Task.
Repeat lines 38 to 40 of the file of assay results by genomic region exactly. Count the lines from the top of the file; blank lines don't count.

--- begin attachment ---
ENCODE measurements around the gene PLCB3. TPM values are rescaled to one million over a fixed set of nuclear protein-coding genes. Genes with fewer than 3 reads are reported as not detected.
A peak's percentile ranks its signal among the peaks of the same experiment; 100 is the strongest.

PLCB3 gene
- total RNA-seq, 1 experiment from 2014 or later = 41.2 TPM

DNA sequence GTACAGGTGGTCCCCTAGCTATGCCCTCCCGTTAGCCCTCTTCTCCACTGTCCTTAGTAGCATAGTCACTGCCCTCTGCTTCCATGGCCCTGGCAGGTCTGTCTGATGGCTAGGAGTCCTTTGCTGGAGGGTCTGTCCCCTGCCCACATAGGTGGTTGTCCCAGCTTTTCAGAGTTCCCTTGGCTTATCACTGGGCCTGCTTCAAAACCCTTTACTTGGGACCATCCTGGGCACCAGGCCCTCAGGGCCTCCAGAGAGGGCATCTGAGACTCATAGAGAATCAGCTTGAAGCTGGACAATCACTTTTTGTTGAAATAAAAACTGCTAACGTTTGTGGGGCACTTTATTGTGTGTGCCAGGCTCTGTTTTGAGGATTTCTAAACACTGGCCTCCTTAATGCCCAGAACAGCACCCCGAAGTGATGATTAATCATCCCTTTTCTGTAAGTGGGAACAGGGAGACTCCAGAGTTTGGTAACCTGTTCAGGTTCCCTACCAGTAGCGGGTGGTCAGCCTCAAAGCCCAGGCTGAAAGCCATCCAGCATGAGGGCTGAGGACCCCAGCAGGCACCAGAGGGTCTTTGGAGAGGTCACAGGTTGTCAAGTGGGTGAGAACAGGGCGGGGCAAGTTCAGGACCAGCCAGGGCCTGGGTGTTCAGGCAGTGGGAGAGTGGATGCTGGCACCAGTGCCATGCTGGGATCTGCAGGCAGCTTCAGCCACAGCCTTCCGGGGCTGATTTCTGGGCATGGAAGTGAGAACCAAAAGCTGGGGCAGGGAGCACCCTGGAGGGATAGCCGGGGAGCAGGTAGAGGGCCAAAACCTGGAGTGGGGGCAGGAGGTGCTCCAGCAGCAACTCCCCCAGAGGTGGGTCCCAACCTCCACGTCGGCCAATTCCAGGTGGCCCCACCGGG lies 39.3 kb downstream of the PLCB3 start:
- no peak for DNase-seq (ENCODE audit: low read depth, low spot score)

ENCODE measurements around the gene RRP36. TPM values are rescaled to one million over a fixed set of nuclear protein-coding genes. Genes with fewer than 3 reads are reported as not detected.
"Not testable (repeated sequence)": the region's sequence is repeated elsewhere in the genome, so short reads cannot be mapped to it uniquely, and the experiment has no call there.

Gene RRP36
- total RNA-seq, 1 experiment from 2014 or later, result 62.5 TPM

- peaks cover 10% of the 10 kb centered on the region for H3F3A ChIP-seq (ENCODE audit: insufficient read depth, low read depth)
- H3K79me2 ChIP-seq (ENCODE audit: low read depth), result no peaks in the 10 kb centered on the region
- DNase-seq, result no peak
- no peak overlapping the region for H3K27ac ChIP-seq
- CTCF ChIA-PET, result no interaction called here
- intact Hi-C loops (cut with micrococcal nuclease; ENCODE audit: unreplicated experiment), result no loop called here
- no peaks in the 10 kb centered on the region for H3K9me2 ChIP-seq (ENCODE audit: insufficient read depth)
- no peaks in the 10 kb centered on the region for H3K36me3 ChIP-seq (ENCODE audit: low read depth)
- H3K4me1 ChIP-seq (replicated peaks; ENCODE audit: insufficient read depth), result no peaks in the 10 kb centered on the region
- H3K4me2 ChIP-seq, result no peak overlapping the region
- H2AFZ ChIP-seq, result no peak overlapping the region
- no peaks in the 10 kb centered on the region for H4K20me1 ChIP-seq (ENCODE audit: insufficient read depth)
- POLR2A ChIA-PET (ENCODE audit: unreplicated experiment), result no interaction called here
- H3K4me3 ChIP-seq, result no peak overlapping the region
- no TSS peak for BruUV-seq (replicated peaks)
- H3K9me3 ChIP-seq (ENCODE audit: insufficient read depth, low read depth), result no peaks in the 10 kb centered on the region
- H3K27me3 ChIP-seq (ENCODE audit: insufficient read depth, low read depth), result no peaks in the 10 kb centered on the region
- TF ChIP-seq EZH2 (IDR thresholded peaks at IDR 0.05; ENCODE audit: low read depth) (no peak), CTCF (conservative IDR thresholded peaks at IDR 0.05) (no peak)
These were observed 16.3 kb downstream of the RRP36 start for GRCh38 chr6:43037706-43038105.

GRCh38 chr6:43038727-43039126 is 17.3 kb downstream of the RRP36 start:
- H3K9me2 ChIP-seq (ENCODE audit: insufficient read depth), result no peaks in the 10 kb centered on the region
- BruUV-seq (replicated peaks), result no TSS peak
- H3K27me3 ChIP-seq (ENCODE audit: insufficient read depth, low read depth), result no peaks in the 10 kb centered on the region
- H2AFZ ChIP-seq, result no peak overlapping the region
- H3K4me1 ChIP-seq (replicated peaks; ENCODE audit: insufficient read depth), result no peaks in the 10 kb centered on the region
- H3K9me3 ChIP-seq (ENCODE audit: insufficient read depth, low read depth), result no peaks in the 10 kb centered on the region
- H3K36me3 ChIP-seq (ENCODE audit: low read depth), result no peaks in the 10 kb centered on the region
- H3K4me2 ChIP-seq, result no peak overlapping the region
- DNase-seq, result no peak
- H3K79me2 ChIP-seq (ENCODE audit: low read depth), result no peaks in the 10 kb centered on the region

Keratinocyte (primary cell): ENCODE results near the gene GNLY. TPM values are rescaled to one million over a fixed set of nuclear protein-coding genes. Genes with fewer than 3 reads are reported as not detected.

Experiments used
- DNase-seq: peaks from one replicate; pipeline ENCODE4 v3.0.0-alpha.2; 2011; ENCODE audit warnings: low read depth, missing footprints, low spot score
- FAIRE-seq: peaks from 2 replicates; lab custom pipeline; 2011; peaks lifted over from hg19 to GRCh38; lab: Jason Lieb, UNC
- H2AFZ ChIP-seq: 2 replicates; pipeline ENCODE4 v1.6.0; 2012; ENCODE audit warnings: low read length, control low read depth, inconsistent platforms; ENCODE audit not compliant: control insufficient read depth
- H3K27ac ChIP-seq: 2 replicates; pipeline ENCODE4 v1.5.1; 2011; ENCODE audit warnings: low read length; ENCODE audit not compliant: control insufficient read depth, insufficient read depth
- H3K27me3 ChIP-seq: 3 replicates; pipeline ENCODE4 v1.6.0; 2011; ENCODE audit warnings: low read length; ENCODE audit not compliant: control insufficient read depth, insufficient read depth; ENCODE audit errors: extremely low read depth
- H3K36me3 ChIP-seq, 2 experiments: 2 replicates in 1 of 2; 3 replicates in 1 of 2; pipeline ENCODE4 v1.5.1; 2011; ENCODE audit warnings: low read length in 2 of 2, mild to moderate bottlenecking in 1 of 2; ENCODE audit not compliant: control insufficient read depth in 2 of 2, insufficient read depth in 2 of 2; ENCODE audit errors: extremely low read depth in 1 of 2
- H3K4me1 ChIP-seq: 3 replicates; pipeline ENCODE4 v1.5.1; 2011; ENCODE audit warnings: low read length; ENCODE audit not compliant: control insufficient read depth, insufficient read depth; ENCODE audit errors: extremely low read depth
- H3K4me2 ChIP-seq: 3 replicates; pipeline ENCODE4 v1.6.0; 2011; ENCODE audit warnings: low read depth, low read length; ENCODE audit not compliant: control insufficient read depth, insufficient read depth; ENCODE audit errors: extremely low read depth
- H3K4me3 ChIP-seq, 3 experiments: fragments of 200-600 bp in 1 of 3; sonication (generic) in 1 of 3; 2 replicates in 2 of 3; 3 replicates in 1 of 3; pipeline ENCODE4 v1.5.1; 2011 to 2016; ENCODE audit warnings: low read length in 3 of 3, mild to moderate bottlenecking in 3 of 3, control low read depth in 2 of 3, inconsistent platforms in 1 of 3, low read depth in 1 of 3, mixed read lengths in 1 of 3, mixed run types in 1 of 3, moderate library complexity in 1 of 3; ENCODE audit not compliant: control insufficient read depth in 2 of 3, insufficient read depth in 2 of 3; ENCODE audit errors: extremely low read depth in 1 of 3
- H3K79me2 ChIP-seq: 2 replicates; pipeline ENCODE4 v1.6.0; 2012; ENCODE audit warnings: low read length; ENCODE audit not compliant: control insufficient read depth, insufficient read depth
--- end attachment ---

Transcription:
- H3K4me2 ChIP-seq, result no peak overlapping the region
- DNase-seq, result no peak
- H3K79me2 ChIP-seq (ENCODE audit: low read depth), result no peaks in the 10 kb centered on the region